Review: Grave New World

By • Aug 20th, 2007 •

Category: academia, death of affect, dystopia, entropy, Jean Baudrillard, reviews, urban decay

The basic tenet in Dominika Oramus’ new book on Ballard is that since the end of World War II western civilization has been merrily racing down the Highway to Hell in a white Pontiac; and all the evidence you need is in the fiction of J.G. Ballard.



It's An Ad, Ad, Ad World

By • Jul 25th, 2007 •

Category: advertising, consumerism, fascism, reviews, suburbia, urban revolt

Former ad man Rick McGrath takes another look at Kingdom Come from ‘the perspective of marketing, advertising and psychopathology’. He also looks at the Metro-Centre website, used to promote the book, and asks, ‘The abattoir? Not too gloomy?’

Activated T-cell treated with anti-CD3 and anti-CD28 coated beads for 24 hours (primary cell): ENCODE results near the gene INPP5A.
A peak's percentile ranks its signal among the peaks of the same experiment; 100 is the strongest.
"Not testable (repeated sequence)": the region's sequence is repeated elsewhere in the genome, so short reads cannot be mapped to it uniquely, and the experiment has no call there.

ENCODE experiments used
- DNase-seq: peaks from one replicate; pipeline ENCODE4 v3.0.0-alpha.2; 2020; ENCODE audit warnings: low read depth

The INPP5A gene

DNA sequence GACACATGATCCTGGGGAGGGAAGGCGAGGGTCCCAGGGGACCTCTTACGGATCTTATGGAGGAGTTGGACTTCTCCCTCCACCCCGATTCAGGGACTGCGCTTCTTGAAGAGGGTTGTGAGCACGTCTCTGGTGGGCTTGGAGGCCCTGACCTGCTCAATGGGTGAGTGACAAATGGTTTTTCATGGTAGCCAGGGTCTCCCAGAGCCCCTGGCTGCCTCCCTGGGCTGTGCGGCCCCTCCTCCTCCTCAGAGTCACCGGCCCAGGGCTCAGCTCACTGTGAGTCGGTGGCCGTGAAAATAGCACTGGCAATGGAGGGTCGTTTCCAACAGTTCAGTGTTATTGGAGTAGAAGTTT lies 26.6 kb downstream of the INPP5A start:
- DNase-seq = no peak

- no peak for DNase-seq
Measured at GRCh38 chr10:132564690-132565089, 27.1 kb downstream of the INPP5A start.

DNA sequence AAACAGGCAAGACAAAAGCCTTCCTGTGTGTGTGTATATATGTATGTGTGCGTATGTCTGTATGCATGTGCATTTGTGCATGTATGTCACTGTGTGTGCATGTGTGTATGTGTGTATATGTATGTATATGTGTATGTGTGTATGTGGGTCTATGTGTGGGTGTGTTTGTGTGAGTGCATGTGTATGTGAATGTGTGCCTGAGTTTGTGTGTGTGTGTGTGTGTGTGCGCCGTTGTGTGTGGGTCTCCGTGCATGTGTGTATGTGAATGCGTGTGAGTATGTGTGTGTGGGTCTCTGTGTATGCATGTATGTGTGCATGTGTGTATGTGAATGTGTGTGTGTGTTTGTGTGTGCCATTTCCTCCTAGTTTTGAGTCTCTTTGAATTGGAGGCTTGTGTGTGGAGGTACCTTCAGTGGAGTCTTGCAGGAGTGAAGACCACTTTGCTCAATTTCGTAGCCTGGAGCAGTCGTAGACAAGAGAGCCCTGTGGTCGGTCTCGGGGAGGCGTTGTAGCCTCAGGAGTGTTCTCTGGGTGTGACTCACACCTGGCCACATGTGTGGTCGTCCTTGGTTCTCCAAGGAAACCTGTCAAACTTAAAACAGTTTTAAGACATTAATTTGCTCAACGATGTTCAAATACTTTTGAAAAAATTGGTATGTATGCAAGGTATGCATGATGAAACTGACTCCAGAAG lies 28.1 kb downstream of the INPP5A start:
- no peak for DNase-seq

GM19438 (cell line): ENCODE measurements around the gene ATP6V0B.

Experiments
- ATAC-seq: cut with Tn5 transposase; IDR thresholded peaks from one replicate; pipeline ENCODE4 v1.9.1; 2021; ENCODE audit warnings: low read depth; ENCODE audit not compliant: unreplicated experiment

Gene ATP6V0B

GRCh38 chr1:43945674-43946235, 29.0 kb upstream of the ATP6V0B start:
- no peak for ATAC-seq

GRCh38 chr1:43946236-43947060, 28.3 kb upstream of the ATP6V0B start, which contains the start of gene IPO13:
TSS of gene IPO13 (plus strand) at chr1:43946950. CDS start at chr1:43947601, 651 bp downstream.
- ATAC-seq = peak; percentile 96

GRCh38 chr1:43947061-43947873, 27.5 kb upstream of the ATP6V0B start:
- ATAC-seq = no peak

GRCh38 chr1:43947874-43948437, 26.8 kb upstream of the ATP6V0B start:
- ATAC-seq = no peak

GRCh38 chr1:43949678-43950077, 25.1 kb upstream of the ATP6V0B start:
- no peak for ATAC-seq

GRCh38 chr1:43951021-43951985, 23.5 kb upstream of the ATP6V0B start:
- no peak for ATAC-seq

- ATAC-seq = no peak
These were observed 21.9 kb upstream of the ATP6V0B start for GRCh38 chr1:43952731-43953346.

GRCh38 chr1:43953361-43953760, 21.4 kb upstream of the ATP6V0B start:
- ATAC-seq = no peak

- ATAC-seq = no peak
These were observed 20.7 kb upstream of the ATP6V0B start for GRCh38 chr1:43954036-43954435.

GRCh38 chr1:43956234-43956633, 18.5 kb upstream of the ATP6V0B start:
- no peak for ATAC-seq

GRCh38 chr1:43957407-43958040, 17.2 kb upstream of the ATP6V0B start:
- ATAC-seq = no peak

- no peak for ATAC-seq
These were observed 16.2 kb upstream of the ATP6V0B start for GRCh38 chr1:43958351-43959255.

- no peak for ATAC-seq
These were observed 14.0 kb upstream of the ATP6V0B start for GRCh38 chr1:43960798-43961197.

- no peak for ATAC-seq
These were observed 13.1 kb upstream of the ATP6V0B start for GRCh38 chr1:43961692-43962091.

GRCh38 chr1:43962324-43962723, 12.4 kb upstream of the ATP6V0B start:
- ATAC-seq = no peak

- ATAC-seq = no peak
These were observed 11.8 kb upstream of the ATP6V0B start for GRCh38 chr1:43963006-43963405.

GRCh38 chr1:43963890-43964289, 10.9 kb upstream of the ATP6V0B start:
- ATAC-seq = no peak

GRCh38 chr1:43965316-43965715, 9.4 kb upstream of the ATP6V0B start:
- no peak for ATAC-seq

'If I had a pound for every time someone mentioned psychopathology': A Review of the First International Conference on the Work of J.G. Ballard

By • May 10th, 2007 •

Category: academia, alternate worlds, architecture, Brian Eno, gated communities, literature, Michael Moorcock, New Worlds, reviews

The UEA Studio: Conference Headquarters (photo: Simon Sellars). I attended From Shanghai to Shepperton: An International Conference on J.G. Ballard at the University of East Anglia on the weekend, and I’m suffering a bit of a comedown. I always get a bit melancholy when these temporary autonomous zones collapse and everyone returns to virtual communication. […]